Harold!: Photographs from the Harold Washington Years

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Northwestern University Press, 2007 - History - 212 pages
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This handsome book captures in words and pictures the powerful emotions that circled around one man in Chicago in the early 1980’s: Harold Washington. More than one hundred pictures, from candid shots on the campaign trail to triumphant public appearances, give readers a window onto a man who won over an entire city. Washington’s mayoral win represented a faltering of the previously all-powerful Chicago Machine, and his campaign was a part of a larger civil rights crusade that forged unity in the black community in Chicago.

            Antonio Dickey and Marc PoKempner were there with Washington throughout 1982-87, Dickey as his campaign and personal photographer and PoKempner on assignment for the New York Times, People, and Time, capturing the force of his personality and the inspiration he brought to Chicago. Their photographs have become the definitive documentation of the Harold years and were featured in the Chicago Historical Society’s 2003–2004 exhibit “Harold Washington: The Man and the Movement.” They were there for his underdog rise, his win, his first term, and his untimely death just seven months into his second term. The year 2007 marks the twentieth anniversary of Washington’s death, and this loving tribute in words and pictures will keep his message alive for future generations.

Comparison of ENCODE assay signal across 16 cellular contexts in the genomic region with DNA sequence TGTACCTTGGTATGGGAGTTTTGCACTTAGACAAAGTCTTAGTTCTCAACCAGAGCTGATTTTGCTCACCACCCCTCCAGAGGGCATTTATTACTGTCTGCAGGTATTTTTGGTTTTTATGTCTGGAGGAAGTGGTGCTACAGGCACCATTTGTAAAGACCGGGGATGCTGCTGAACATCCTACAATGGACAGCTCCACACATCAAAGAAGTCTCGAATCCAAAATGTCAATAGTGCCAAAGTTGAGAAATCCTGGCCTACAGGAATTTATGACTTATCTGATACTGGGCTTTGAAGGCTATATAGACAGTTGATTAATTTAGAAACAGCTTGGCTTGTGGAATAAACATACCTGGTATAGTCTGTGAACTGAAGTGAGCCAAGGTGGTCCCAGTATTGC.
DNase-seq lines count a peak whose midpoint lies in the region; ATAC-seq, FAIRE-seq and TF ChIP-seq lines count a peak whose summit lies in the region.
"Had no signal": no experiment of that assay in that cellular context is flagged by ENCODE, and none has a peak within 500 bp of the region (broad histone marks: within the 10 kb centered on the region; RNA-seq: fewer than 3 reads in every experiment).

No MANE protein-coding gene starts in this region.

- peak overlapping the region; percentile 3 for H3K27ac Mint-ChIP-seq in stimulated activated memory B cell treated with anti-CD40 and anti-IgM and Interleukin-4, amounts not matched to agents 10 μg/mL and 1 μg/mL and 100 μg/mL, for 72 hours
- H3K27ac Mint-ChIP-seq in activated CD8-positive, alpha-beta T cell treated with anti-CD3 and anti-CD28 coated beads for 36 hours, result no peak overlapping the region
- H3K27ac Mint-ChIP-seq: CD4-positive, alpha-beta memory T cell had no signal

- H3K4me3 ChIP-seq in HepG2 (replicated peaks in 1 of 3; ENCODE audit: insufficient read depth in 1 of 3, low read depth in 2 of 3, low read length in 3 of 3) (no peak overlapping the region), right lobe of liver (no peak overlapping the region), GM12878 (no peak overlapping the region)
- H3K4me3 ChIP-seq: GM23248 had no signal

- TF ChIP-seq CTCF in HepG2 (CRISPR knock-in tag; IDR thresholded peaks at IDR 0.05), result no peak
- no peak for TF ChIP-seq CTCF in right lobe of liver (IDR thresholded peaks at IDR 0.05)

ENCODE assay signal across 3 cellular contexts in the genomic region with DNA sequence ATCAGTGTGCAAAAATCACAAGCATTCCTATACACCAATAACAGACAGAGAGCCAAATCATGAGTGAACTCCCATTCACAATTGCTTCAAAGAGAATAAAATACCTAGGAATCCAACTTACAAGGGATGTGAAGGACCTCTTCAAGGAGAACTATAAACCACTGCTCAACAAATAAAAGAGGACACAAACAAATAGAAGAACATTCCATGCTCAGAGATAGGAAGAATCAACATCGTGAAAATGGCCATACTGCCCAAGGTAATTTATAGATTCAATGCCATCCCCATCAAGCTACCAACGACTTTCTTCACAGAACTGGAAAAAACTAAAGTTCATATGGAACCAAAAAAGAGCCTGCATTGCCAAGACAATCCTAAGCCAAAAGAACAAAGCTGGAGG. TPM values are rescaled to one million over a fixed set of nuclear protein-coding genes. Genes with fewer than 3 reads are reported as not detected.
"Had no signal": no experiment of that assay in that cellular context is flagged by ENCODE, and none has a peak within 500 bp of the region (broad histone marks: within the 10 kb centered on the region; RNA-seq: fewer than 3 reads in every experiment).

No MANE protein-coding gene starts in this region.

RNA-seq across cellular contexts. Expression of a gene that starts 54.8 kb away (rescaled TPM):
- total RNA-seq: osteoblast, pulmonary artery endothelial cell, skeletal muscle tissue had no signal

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Contents

Black Chicago Awakens
21
The Movement Finds Its Man
53
Before Its Too Late
101
Copyright

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About the author (2007)

Salim Muwakkil is a senior editor of In These Times and an op-ed columnist for the Chicago Tribune. In the 1980s he wrote exclusively about Harold Washington and politics in Chicago.

 

Antonio Dickey, a former Chicago Daily Defender photographer, volunteered to serve as the full-time campaign photographer when Harold Washington announced his mayoral candidacy in 1982. He stayed on as official photographer to Chicago mayors and currently works for Richard M. Daley. His work has been exhibited at the Chicago Historical Society, the Harold Washington Library, and other venues.

 

Independent photojournalist Marc PoKempner is known for his documentation of blues in Chicago, music and life in Cuba, and the work of community-minded corporations seeking to solve social problems. His work is in the permanent collection at the Art Institute of Chicago, where he has also had solo exhibitions. He covered Harold Washington nearly full time for the Chicago Reader and the Midwest bureaus of Time and People.

 

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